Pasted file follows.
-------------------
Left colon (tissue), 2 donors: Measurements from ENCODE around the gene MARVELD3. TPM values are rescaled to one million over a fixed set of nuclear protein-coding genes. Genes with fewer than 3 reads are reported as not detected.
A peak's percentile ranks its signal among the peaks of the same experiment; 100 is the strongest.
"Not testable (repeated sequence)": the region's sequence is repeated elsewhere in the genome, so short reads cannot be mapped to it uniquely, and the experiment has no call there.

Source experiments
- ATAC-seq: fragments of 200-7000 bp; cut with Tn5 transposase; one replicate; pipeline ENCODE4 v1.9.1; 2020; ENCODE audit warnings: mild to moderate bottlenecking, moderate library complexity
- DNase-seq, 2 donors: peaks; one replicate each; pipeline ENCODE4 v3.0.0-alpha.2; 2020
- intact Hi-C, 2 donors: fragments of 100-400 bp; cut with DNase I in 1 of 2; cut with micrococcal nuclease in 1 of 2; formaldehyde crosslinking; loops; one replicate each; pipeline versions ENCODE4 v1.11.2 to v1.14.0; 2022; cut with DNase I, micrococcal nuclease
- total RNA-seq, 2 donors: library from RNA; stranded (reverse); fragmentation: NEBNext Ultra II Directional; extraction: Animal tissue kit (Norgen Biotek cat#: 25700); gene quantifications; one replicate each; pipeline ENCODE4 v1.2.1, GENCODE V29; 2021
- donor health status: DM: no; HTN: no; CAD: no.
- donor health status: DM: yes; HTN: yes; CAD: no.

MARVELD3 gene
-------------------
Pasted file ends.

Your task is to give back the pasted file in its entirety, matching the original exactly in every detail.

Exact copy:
Left colon (tissue), 2 donors: Measurements from ENCODE around the gene MARVELD3. TPM values are rescaled to one million over a fixed set of nuclear protein-coding genes. Genes with fewer than 3 reads are reported as not detected.
A peak's percentile ranks its signal among the peaks of the same experiment; 100 is the strongest.
"Not testable (repeated sequence)": the region's sequence is repeated elsewhere in the genome, so short reads cannot be mapped to it uniquely, and the experiment has no call there.

Source experiments
- ATAC-seq: fragments of 200-7000 bp; cut with Tn5 transposase; one replicate; pipeline ENCODE4 v1.9.1; 2020; ENCODE audit warnings: mild to moderate bottlenecking, moderate library complexity
- DNase-seq, 2 donors: peaks; one replicate each; pipeline ENCODE4 v3.0.0-alpha.2; 2020
- intact Hi-C, 2 donors: fragments of 100-400 bp; cut with DNase I in 1 of 2; cut with micrococcal nuclease in 1 of 2; formaldehyde crosslinking; loops; one replicate each; pipeline versions ENCODE4 v1.11.2 to v1.14.0; 2022; cut with DNase I, micrococcal nuclease
- total RNA-seq, 2 donors: library from RNA; stranded (reverse); fragmentation: NEBNext Ultra II Directional; extraction: Animal tissue kit (Norgen Biotek cat#: 25700); gene quantifications; one replicate each; pipeline ENCODE4 v1.2.1, GENCODE V29; 2021
- donor health status: DM: no; HTN: no; CAD: no.
- donor health status: DM: yes; HTN: yes; CAD: no.

MARVELD3 gene